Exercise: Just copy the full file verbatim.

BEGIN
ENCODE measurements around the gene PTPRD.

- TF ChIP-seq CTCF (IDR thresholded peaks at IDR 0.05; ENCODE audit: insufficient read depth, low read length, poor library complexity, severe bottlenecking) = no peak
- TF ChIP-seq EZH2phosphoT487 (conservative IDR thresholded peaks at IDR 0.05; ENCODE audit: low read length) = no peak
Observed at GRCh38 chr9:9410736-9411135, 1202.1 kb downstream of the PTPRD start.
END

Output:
ENCODE measurements around the gene PTPRD.

- TF ChIP-seq CTCF (IDR thresholded peaks at IDR 0.05; ENCODE audit: insufficient read depth, low read length, poor library complexity, severe bottlenecking) = no peak
- TF ChIP-seq EZH2phosphoT487 (conservative IDR thresholded peaks at IDR 0.05; ENCODE audit: low read length) = no peak
Observed at GRCh38 chr9:9410736-9411135, 1202.1 kb downstream of the PTPRD start.